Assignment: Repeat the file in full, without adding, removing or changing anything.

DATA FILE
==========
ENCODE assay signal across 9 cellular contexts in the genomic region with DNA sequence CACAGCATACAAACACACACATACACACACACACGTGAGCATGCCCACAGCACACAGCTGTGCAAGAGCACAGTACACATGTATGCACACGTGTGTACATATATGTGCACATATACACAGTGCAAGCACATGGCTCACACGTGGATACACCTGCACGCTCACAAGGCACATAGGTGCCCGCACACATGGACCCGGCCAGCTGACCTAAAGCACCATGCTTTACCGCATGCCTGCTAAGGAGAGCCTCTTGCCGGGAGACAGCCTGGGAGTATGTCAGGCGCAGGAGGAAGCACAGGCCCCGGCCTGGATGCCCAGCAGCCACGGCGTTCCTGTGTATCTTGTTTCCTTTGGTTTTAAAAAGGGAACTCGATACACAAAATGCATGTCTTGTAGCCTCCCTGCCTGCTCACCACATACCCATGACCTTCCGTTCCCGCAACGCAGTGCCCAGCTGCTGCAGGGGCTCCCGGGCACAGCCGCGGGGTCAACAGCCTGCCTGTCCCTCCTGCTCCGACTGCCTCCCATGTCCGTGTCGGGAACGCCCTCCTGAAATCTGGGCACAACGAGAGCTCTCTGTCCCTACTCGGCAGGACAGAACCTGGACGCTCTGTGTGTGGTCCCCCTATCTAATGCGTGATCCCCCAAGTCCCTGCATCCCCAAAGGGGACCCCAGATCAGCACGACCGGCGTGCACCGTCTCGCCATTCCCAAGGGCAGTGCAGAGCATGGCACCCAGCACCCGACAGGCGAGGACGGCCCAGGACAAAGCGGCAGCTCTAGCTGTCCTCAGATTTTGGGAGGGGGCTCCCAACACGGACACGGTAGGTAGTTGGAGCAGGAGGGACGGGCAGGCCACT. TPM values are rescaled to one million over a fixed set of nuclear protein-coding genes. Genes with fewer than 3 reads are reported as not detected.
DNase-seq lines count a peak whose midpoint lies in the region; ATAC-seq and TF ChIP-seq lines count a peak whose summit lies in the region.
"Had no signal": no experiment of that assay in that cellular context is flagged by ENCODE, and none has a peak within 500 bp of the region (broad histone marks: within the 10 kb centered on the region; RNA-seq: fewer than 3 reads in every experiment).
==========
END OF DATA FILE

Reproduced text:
ENCODE assay signal across 9 cellular contexts in the genomic region with DNA sequence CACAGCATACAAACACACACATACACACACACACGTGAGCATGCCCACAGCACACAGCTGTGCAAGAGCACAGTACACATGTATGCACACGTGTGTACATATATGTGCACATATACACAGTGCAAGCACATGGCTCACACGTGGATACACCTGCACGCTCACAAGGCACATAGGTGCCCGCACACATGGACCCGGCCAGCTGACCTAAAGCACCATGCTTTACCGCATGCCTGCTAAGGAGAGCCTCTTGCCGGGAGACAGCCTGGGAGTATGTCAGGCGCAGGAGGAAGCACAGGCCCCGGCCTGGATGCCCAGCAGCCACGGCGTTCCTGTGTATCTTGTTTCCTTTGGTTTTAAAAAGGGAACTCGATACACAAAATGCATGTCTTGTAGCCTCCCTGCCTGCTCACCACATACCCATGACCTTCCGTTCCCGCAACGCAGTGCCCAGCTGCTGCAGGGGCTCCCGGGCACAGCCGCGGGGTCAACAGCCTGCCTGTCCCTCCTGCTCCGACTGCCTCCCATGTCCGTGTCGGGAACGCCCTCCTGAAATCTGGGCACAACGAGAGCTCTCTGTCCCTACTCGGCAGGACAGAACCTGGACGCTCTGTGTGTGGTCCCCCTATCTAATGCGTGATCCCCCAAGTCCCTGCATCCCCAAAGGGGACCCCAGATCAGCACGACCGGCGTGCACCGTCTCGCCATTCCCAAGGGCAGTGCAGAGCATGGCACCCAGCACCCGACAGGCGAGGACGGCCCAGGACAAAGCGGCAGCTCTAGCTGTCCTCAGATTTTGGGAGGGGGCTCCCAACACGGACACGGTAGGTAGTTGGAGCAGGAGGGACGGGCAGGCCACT. TPM values are rescaled to one million over a fixed set of nuclear protein-coding genes. Genes with fewer than 3 reads are reported as not detected.
DNase-seq lines count a peak whose midpoint lies in the region; ATAC-seq and TF ChIP-seq lines count a peak whose summit lies in the region.
"Had no signal": no experiment of that assay in that cellular context is flagged by ENCODE, and none has a peak within 500 bp of the region (broad histone marks: within the 10 kb centered on the region; RNA-seq: fewer than 3 reads in every experiment).